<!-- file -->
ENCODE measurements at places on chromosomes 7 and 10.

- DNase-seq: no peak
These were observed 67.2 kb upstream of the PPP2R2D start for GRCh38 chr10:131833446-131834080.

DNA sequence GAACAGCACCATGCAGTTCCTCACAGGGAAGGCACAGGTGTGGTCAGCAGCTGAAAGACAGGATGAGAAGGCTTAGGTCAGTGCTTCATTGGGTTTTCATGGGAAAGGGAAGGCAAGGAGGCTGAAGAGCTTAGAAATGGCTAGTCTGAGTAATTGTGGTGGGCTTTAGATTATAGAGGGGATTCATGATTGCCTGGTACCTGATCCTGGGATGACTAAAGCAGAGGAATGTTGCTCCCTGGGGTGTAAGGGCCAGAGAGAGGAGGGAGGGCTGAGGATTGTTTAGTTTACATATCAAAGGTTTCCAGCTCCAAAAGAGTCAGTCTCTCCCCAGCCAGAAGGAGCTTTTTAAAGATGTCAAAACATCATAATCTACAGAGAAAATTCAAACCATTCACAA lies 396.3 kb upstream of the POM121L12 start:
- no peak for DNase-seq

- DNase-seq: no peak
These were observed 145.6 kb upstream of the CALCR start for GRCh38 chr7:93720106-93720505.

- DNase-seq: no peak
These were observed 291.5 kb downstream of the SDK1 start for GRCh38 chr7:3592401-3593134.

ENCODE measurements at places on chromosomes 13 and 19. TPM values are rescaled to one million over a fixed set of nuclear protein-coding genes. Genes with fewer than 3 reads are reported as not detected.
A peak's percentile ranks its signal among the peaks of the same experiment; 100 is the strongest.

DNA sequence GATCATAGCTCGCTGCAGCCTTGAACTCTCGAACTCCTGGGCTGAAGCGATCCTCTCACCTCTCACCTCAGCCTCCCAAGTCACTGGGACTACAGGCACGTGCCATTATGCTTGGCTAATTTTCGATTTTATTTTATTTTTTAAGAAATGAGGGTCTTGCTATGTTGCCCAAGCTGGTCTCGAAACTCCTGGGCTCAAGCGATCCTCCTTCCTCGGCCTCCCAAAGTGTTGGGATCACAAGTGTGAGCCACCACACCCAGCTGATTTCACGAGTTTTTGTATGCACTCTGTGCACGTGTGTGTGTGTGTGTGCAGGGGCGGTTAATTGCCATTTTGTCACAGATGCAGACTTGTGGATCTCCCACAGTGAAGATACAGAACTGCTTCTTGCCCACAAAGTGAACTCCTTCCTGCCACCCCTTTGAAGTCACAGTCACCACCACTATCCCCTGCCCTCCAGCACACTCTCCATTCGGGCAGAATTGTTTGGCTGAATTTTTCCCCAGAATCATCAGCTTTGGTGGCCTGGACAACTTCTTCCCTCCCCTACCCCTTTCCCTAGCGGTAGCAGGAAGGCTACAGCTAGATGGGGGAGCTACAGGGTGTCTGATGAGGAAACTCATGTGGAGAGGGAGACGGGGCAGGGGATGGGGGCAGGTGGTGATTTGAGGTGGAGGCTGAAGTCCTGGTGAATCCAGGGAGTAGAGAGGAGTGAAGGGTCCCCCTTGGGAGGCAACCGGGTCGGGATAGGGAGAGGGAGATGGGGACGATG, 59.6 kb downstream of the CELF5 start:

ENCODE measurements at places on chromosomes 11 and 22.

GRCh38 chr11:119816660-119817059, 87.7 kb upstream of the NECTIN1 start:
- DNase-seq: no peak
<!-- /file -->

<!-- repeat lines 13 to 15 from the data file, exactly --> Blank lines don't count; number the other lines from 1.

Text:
ENCODE measurements at places on chromosomes 11 and 22.

GRCh38 chr11:119816660-119817059, 87.7 kb upstream of the NECTIN1 start:
- DNase-seq: no peak